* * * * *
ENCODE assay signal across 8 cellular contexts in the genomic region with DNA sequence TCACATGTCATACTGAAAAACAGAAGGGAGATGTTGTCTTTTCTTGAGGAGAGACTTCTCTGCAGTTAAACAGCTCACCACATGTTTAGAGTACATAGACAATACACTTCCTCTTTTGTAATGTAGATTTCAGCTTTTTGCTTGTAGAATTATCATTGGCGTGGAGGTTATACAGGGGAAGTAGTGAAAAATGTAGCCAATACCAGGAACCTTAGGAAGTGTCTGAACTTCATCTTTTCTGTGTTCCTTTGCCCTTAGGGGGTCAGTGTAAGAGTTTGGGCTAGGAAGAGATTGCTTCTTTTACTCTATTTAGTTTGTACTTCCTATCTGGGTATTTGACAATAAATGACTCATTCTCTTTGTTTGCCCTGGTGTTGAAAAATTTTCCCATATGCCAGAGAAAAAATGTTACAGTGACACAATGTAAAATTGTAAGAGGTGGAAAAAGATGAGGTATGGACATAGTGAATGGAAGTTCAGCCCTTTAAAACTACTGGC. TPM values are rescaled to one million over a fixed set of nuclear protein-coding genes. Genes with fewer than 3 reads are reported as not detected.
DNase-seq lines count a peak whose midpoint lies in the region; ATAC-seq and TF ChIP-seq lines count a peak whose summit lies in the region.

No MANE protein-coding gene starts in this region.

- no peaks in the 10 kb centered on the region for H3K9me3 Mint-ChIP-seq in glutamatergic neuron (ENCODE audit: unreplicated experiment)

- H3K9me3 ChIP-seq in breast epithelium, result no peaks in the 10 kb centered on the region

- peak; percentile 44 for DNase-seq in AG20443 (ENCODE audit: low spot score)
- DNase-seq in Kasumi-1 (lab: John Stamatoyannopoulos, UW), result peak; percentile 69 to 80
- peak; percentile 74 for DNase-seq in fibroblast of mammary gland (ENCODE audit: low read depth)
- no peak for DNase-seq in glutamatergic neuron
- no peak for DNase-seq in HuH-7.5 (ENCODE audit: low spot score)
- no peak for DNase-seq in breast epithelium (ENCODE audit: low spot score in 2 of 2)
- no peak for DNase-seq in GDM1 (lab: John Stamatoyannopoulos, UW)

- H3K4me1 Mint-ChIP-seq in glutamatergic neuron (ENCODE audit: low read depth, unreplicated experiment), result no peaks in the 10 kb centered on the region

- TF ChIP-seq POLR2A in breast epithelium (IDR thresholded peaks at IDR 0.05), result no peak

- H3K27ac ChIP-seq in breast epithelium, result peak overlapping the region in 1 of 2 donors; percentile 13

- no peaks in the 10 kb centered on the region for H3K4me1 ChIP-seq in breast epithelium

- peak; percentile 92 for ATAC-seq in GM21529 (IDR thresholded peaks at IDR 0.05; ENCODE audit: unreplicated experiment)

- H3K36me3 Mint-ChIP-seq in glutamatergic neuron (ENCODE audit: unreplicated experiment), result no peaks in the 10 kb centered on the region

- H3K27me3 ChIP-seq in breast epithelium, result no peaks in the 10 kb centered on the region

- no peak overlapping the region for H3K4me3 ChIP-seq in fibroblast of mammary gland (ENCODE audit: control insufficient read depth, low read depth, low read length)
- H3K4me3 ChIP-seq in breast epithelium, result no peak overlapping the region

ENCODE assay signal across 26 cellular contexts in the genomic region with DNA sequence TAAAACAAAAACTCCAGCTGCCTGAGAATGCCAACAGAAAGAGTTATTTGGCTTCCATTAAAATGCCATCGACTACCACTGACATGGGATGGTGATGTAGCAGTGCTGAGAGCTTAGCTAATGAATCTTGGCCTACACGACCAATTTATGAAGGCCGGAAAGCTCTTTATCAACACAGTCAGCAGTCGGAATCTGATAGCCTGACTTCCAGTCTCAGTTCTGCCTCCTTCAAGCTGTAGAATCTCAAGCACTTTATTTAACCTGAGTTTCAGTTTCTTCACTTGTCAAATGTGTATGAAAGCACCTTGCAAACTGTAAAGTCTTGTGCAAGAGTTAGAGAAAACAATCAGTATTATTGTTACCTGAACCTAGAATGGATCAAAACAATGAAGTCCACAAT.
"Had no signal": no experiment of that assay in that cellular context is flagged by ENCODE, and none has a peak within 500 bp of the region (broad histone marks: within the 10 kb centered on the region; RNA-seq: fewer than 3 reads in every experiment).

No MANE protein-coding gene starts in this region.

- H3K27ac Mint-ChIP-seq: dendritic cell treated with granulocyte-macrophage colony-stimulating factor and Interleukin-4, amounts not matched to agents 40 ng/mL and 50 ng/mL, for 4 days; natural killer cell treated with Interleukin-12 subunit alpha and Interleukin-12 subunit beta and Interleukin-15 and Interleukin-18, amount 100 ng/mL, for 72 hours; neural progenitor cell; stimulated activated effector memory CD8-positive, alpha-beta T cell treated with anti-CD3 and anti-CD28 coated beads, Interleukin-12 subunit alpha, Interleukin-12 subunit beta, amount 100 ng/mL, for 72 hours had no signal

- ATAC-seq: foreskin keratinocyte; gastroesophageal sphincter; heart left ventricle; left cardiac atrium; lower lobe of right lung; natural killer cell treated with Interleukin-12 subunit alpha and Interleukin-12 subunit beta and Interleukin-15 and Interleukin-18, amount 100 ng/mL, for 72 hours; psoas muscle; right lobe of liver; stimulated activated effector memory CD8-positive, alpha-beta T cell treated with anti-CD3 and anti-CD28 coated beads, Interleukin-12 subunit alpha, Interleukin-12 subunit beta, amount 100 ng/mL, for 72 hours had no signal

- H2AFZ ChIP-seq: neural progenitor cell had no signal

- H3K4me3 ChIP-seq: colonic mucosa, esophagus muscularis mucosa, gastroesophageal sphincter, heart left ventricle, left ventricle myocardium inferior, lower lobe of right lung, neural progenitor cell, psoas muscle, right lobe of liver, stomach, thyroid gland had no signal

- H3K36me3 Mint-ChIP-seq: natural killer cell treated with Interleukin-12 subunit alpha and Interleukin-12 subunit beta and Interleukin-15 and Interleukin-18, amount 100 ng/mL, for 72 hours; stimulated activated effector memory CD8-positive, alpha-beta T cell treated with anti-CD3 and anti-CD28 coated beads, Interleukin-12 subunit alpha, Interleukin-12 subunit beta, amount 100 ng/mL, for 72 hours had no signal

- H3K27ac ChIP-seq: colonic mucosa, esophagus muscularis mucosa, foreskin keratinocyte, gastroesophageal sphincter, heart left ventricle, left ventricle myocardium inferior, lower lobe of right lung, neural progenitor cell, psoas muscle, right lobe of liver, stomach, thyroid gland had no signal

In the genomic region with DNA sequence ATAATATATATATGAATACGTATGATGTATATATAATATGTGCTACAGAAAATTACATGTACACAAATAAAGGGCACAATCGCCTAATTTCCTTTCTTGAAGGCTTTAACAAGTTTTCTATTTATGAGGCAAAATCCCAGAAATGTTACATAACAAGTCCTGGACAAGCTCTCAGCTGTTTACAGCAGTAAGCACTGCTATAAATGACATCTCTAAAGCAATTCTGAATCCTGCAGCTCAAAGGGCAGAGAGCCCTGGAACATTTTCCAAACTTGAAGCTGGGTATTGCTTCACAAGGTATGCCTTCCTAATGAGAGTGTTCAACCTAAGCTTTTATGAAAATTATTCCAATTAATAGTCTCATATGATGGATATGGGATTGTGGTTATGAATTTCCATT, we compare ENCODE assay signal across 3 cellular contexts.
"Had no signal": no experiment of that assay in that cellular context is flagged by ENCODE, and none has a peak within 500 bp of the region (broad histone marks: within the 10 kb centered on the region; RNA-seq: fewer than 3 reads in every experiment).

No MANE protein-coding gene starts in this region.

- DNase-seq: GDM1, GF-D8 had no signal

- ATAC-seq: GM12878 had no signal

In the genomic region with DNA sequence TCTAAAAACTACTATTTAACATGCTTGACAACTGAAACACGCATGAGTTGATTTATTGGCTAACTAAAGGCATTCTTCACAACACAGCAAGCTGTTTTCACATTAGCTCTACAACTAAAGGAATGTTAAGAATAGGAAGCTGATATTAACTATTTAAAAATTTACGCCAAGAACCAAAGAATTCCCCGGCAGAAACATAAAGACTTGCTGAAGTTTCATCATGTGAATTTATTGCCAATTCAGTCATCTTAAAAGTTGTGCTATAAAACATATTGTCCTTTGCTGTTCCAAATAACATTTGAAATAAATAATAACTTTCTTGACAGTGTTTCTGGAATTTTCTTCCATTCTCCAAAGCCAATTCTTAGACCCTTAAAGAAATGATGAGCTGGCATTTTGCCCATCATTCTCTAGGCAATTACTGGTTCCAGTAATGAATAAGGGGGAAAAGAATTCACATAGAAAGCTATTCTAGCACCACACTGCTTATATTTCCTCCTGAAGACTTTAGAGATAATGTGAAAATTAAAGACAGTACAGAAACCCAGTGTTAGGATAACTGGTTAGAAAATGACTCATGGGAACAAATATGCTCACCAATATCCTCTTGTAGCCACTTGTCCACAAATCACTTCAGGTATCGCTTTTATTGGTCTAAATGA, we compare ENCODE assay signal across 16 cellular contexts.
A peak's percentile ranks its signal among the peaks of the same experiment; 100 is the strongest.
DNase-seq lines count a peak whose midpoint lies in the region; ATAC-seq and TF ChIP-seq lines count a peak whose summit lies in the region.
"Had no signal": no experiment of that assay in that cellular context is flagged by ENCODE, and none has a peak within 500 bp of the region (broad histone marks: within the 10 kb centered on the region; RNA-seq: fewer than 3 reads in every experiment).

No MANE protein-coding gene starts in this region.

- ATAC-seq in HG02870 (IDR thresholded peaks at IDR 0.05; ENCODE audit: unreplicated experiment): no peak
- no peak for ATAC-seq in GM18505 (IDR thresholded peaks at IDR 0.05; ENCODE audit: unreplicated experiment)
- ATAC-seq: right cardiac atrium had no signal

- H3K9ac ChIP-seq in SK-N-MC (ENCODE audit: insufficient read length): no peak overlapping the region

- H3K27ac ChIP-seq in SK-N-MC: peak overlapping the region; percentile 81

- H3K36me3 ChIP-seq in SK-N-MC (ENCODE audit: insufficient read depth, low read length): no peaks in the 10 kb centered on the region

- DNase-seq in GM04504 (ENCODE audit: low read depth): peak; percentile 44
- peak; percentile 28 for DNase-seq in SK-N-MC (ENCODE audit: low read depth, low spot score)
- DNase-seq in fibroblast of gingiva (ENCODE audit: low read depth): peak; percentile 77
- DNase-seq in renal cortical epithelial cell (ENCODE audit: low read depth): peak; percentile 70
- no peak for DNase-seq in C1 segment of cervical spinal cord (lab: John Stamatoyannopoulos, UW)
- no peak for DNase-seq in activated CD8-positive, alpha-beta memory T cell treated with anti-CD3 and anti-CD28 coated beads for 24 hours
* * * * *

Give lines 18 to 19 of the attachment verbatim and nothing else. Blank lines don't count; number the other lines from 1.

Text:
- H3K36me3 Mint-ChIP-seq in glutamatergic neuron (ENCODE audit: unreplicated experiment), result no peaks in the 10 kb centered on the region

- H3K27me3 ChIP-seq in breast epithelium, result no peaks in the 10 kb centered on the region